46664 is the number Mandela wore for 18 years on his uniform at the infamous Robben Island prison near Cape Town.  After 27 years in custody as a political prisoner for fighting against South Africa’s racist apartheid system, Mandela was released in 1990 and was elected the country’s first black president in 1994.  He retired from public life in 2004 at the age of 85.

Copyright 2012 ABC News Radio


Nelson Mandela Hospitalized for Abdominal Pain 

Leon Neal/AFP/Getty Images(JOHANNESBURG, South Africa) -- Former South African President Nelson Mandela was hospitalized Saturday for abdominal pains, according to a statement from current President Jacob Zuma.

BBC News reports that Mandela was in stable condition and was expected to leave the hospital Sunday. The 93-year-old statesman was reported to be in good spirits.

The statement did not confirm which hospital Mandela was being treated.

Zuma's office said in the statement that "love and good wishes of all South Africans and people throughout the world" were with Mandela, and asked that his family be given privacy.

Copyright 2012 ABC News Radio


Minister in the Presidency: Nelson Mandela 'Recovering Well'

Photo Courtesy - Trevor Samson/AFP/Getty Images(PRETORIA, South Africa) -- Former South African President Nelson Mandela is doing well after being discharged from a hospital last week to receive medical care at home, according to Minister in the Presidency, Collins Chabane.

Chabane issued a statement Thursday, saying the 92-year-old Nobel Peace Prize laureate "had the expertise of doctors around him all the time" and was "recovering well."

Mandela was admitted to Milpark Hospital in Johannesburg on Jan. 26 for an acute respiratory infection.  He underwent several specialized medical tests during his stay, before he was discharged on Jan. 28.

A source close to Mandela who visited him in the hospital told ABC News that while Mandela is old and frail, there is no indication that his demise is imminent.  He says Mandela is coherent and aware and can speak.

Copyright 2011 ABC News Radio


South African President Visits Nelson Mandela

Photo Courtesy - Leon Neal/AFP/Getty Images(JOHANNESBURG) -- South Africa's president paid a visit to Nelson Mandela Tuesday, just four days after the Nobel Peace Prize laureate was discharged from the hospital.

President Jacob Zuma, who returned to the country Monday night after attending meetings at the World Economic Forum and the African Union, went to go see Mandela at his home in Johannesburg.  Mandela has been home since last Friday, when he was released from the hospital to receive medical care at home.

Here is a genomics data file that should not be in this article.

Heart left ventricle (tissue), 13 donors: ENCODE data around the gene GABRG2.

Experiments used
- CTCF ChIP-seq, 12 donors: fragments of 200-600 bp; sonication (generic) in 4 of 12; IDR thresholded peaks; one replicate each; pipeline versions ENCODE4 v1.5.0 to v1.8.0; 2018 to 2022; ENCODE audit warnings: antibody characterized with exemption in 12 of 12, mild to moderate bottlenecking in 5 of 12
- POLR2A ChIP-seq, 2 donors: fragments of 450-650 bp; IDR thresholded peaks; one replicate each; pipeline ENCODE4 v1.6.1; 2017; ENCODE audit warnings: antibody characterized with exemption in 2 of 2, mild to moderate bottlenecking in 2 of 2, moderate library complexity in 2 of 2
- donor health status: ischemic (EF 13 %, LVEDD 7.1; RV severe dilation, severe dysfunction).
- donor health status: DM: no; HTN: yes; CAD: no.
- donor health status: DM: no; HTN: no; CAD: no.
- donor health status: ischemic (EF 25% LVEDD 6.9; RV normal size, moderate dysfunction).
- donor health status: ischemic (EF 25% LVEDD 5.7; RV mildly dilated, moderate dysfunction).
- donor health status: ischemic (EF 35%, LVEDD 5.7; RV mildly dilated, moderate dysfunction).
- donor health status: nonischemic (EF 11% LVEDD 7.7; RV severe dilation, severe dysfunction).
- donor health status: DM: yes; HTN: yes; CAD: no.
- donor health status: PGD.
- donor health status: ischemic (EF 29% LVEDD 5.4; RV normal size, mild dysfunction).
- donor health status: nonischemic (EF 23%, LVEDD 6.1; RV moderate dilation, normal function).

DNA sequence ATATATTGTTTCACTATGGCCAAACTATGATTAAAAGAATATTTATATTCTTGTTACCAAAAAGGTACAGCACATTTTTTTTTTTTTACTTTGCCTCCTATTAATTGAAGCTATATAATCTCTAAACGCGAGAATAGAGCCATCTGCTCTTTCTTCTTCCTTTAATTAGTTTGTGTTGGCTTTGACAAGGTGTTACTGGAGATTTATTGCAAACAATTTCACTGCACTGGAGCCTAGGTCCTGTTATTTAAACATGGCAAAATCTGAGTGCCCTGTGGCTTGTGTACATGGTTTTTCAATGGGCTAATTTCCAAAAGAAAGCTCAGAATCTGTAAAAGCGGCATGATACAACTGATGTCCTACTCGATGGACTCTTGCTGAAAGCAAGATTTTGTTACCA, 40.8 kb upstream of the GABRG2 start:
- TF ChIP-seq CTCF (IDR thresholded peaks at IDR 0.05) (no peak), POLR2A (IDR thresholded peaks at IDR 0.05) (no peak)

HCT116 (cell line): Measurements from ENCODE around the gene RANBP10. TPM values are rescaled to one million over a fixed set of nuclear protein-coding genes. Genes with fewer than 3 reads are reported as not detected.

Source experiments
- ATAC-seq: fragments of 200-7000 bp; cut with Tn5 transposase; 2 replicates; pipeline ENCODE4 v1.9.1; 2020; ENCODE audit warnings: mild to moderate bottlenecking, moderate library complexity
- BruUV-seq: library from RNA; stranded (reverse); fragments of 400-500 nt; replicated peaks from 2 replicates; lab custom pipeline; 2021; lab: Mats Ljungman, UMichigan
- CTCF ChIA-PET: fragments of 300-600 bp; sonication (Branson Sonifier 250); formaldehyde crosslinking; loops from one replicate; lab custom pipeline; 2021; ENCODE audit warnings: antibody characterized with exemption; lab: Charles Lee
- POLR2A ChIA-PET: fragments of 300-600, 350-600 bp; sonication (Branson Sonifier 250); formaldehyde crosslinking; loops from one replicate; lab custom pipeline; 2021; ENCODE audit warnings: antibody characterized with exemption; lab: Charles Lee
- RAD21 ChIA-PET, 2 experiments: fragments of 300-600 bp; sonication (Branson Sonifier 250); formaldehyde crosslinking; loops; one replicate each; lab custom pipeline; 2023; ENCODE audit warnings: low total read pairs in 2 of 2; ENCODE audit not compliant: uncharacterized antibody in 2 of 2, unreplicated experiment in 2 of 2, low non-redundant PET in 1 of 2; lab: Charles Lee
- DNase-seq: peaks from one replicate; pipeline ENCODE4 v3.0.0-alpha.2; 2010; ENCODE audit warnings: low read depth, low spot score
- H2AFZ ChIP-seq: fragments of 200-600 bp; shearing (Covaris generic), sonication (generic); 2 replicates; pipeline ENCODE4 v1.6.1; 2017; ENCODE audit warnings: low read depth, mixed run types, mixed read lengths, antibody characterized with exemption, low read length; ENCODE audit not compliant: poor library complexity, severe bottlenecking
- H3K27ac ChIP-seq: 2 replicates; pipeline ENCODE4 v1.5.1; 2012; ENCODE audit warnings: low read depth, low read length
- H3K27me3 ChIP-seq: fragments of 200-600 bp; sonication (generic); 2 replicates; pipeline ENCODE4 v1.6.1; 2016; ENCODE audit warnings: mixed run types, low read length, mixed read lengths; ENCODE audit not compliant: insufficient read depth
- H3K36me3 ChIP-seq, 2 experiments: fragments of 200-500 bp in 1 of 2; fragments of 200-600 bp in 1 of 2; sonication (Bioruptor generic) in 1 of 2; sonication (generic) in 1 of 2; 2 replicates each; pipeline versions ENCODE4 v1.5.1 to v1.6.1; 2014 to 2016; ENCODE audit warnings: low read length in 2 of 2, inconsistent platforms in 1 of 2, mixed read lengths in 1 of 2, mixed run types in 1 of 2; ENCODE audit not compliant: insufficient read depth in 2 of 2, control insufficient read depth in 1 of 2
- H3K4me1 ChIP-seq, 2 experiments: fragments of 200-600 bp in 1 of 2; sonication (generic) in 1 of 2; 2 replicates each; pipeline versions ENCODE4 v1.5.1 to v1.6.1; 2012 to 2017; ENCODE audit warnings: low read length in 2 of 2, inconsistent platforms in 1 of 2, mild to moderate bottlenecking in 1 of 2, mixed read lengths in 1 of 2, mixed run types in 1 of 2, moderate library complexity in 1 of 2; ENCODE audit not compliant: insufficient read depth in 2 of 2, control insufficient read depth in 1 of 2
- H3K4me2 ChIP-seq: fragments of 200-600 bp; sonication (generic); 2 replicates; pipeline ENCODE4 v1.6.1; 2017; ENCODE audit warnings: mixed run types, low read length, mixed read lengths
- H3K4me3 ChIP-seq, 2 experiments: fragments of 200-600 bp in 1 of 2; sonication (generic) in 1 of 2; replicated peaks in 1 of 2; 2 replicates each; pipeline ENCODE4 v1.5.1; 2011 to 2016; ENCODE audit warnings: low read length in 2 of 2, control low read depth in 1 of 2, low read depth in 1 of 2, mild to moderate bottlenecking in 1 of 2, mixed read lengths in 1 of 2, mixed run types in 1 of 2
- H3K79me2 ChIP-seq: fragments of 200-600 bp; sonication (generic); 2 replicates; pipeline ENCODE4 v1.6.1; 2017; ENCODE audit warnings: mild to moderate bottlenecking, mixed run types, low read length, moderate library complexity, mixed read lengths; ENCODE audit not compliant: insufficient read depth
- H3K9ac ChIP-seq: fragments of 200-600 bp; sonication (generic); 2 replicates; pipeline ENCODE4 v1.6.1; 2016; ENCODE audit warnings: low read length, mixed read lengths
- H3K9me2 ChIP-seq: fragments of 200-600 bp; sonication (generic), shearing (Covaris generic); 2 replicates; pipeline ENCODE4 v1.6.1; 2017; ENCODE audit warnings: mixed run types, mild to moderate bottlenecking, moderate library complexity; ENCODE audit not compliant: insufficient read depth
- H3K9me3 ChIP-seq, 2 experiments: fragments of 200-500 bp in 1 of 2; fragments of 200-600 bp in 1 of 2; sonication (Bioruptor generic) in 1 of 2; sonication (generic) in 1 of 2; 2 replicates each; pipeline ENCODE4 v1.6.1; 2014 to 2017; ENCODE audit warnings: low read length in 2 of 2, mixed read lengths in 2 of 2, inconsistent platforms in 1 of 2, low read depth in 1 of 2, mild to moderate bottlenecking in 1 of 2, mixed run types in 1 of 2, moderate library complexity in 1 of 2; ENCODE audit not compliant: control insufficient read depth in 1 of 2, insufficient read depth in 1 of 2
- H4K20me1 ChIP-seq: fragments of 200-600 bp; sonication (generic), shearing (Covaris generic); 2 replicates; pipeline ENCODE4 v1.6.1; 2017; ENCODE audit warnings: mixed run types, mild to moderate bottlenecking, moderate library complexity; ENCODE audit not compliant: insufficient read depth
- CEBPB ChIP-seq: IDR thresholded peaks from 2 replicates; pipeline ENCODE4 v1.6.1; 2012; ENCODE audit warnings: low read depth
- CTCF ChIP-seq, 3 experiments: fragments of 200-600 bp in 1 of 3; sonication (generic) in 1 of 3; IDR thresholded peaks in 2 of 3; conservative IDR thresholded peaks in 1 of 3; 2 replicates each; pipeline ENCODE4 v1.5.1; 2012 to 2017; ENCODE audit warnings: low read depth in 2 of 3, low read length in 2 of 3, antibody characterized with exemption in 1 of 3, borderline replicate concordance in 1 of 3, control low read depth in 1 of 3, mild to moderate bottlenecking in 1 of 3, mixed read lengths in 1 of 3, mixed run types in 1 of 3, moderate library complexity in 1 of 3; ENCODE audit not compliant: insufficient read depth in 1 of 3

The 92-year-old former South African president was admitted to a hospital in Johannesburg on Jan. 26 after developing a persistent cough while vacationing with his wife.  He underwent several specialized medical tests while he was in the hospital.

Copyright 2011 ABC News Radio


Nelson Mandela Discharged From Hospital

Photo Courtesy - Leon Neal/AFP/Getty Images(JOHANNESBURG) -- Nobel Peace Prize laureate Nelson Mandela was discharged from a Johannesburg hospital Friday after recovering from an acute respiratory infection, South African officials announced.

The 92-year-old former South African president was airlifted to the hospital early Wednesday, after developing a persistent cough while vacationing with his wife.

Doctors said Mandela underwent several specialized medical tests while he was in the hospital.

"Given the history of his health over the last few years and his age, these tests are necessary to provide optimal health care to him," Surgeon General V.J. Ramlakan said at a news conference Friday.

Ramlakan reassured the media there was "no need to panic."

He said the tests are normal for a person of his age and profile and is currently in stable condition and is being monitored closely.

Mandela was released to his family to receive home-based care, officials said at the news conference.

Copyright 2011 ABC News Radio


Nelson Mandela, 92, Hospitalized in South Africa

Photo Courtesy - TREVOR SAMSON/AFP/Getty Images(JOHANNESBURG) -- Nelson Mandela, the former South African president, is undergoing tests at a Johannesburg hospital for a second straight day. The 92-year-old Mandela, who led the charge against aparthied is resting comfortably according to his doctors.

Mandela, who became South Africa's first black president in 1994, was jailed for 27 years for his fight against apartheid.

The last time he has been seen by a majority of the public was in July of 2010, at the closing ceremony of the World Cup in Johannesburg.

Copyright 2011 ABC News Radio

ABC News Radio